Who were the oldest Ediacaran organisms?

The so-called Ediacaran organisms puzzled biologists for decades. An inexperienced person can confuse them with petrified remains of plants. These strange forms of life, also called the Ediacar biota, lived in the seas of the planet half a billion years ago. Scientists for a long time tried to find out whether they were algae, mushrooms or even a completely different realm of life that simply could not survive to this day.

Recently, two paleontologists stated that they had finally “established the identity” of the mysterious organisms: they belonged to the animal kingdom, some of which could move, but they do not resemble any modern living being at the same time.

For the first time, scientists discovered the remains of similar organisms in the form of tubules or leaves up to two meters long in 1946 in the Ediacar Mountains in southern Australia. To date, researchers have identified about 20 different types of these organisms in ancient rocks around the world.

Almost all of them, apparently, died out 541 million years ago, before the Cambrian explosion.

One of the reasons why experts could not find their place on the tree of life is that some of them had an anatomically unique anatomy.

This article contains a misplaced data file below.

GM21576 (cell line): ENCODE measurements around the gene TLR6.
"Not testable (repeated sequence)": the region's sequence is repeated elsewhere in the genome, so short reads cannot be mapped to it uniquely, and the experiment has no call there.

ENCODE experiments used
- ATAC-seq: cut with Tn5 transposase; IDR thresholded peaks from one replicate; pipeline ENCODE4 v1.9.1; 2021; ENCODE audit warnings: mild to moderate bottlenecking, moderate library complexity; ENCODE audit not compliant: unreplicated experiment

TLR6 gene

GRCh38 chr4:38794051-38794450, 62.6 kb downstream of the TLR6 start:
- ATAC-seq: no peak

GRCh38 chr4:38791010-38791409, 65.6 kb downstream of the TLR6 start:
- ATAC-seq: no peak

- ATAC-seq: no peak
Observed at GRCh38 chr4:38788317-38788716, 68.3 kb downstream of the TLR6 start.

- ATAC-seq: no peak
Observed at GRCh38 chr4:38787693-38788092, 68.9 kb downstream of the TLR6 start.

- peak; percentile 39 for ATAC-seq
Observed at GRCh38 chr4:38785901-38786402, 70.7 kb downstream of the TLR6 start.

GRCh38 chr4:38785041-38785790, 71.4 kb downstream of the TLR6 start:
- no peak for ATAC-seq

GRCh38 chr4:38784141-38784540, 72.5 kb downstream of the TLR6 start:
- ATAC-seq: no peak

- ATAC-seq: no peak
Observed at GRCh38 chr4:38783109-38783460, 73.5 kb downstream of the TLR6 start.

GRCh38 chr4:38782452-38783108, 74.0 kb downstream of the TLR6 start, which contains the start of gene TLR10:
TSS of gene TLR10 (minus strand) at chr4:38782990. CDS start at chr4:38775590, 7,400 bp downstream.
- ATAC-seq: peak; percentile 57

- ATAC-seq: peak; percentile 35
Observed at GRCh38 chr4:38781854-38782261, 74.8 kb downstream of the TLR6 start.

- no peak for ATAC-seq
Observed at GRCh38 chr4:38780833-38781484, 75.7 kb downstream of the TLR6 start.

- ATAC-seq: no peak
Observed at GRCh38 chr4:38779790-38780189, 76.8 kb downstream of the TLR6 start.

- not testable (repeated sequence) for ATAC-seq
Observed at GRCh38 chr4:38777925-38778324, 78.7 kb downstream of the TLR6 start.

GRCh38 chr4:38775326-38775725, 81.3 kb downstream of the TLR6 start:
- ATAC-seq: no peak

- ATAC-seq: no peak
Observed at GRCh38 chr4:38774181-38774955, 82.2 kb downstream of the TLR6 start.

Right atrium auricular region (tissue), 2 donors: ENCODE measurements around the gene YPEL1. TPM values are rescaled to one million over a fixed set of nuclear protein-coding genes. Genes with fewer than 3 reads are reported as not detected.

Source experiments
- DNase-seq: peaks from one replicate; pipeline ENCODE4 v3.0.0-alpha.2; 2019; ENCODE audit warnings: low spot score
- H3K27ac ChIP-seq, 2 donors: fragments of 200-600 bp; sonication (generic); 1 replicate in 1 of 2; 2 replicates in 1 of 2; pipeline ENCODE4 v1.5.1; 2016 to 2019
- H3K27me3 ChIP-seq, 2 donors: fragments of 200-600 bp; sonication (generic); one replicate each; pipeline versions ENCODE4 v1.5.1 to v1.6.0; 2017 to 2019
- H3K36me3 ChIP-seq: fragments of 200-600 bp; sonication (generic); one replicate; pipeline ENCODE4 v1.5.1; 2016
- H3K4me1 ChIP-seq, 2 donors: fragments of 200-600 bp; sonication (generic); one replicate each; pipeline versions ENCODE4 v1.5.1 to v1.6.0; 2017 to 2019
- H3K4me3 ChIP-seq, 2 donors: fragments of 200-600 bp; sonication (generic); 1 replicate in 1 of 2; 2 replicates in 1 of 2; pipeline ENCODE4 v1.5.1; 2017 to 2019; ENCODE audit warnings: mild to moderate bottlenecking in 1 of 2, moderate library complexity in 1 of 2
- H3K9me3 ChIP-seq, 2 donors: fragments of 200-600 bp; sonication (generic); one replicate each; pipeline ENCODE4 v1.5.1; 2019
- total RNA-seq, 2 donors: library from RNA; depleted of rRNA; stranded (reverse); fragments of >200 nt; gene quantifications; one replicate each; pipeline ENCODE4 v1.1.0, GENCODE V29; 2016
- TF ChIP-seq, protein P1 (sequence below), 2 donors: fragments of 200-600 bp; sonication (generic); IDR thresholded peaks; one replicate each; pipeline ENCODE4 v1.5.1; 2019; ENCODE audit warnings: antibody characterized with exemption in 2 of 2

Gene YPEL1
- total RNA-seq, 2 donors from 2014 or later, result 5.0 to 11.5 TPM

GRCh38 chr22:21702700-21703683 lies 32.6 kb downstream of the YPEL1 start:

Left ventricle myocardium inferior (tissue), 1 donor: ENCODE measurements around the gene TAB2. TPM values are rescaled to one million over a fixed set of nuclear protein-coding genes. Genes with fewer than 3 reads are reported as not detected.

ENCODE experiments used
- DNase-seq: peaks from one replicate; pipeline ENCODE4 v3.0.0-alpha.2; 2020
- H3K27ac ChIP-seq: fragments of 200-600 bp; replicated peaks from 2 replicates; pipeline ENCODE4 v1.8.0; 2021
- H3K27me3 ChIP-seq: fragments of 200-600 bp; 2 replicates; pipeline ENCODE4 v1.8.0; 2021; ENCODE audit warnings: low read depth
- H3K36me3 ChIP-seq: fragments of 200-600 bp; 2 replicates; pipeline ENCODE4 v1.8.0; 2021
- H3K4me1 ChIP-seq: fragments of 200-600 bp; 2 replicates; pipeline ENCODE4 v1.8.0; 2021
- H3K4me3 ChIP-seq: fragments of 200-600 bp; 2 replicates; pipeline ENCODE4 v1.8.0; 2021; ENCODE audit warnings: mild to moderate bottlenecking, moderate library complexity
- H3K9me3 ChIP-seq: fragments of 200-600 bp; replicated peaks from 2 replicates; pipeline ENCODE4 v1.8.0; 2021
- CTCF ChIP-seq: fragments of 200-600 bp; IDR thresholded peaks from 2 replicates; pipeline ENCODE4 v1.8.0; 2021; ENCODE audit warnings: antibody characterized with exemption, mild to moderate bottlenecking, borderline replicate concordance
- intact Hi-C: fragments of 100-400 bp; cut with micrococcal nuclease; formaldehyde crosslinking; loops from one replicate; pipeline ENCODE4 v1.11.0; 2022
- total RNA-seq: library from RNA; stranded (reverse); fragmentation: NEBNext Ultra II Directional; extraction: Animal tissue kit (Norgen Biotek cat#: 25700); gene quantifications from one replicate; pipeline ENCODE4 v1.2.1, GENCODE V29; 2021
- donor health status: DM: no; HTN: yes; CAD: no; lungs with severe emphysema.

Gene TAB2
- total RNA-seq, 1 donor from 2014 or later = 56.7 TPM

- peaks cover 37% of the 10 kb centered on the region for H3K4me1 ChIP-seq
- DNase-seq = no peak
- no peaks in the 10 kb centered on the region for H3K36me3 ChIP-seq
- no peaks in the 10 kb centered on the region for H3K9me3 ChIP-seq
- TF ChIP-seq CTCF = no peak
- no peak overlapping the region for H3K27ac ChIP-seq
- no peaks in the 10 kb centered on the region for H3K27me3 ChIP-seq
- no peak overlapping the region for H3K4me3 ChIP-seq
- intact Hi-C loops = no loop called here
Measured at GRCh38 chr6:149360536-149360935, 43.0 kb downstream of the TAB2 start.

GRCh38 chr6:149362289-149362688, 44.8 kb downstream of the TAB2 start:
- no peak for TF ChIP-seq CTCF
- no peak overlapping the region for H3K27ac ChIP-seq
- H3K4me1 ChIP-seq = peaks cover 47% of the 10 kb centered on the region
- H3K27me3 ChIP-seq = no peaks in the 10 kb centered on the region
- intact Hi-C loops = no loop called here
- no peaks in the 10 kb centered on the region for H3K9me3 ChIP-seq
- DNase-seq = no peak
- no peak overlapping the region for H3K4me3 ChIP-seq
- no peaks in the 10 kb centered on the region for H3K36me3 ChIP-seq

Jennifer Hoyal Cuthill of Cambridge University and Jian Han from Northwestern University in China presented important “clues” to the fact that Ediacaran organisms should be referred to animals.

They studied more than 200 fossils of representatives of the species Stromatoveris psygmoglena (age 518 million years). The fossils of Stromatoveris, found in the Chinese province of Yunnan, are perfectly preserved. And, according to the authors of the work, S. psygmoglena belonged to the Ediacaran organisms.

To find out who Stromatoveris and other organisms of the Ediacaran period were, paleontologists conducted a computer analysis using anatomical features to restore evolutionary relationships.

They found that Stromatoveris and other organisms did not belong to any living group or type of animal.

Instead, they make up their branch on the evolutionary tree of animals, located between the sponges and complex animals with digestive cavity (worms, mollusks and vertebrates). This conclusion leads the authors of the article in an article published in the publication Palaeontology.
“It seems that [Ediacaran organisms] are animals,” says Simon Conway Morris, a paleontologist at Cambridge University who worked with Han in 2006, but did not participate in the latest work.

In 2006, only a few known fossils of Stromatoveris were known. The researchers then claimed that they were similar to some Ediacaran organisms, although others later questioned this connection.

However, if a new study solves one riddle, it immediately gives birth to another. Researchers can not answer the question, which led to the disappearance of Ediacaran organisms. Perhaps this will help to understand future work.